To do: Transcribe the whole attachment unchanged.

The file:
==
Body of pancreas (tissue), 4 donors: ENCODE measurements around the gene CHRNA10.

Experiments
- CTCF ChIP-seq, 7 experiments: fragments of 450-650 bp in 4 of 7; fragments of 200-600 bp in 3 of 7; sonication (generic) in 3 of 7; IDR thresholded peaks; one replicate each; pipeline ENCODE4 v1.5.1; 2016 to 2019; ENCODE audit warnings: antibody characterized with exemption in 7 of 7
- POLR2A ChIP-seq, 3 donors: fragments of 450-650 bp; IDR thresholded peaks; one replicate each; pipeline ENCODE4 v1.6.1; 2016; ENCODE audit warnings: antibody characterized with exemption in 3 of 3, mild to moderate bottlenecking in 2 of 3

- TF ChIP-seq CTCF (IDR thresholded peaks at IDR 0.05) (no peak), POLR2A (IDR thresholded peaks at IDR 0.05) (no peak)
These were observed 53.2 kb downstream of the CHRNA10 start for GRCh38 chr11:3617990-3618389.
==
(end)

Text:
Body of pancreas (tissue), 4 donors: ENCODE measurements around the gene CHRNA10.

Experiments
- CTCF ChIP-seq, 7 experiments: fragments of 450-650 bp in 4 of 7; fragments of 200-600 bp in 3 of 7; sonication (generic) in 3 of 7; IDR thresholded peaks; one replicate each; pipeline ENCODE4 v1.5.1; 2016 to 2019; ENCODE audit warnings: antibody characterized with exemption in 7 of 7
- POLR2A ChIP-seq, 3 donors: fragments of 450-650 bp; IDR thresholded peaks; one replicate each; pipeline ENCODE4 v1.6.1; 2016; ENCODE audit warnings: antibody characterized with exemption in 3 of 3, mild to moderate bottlenecking in 2 of 3

- TF ChIP-seq CTCF (IDR thresholded peaks at IDR 0.05) (no peak), POLR2A (IDR thresholded peaks at IDR 0.05) (no peak)
These were observed 53.2 kb downstream of the CHRNA10 start for GRCh38 chr11:3617990-3618389.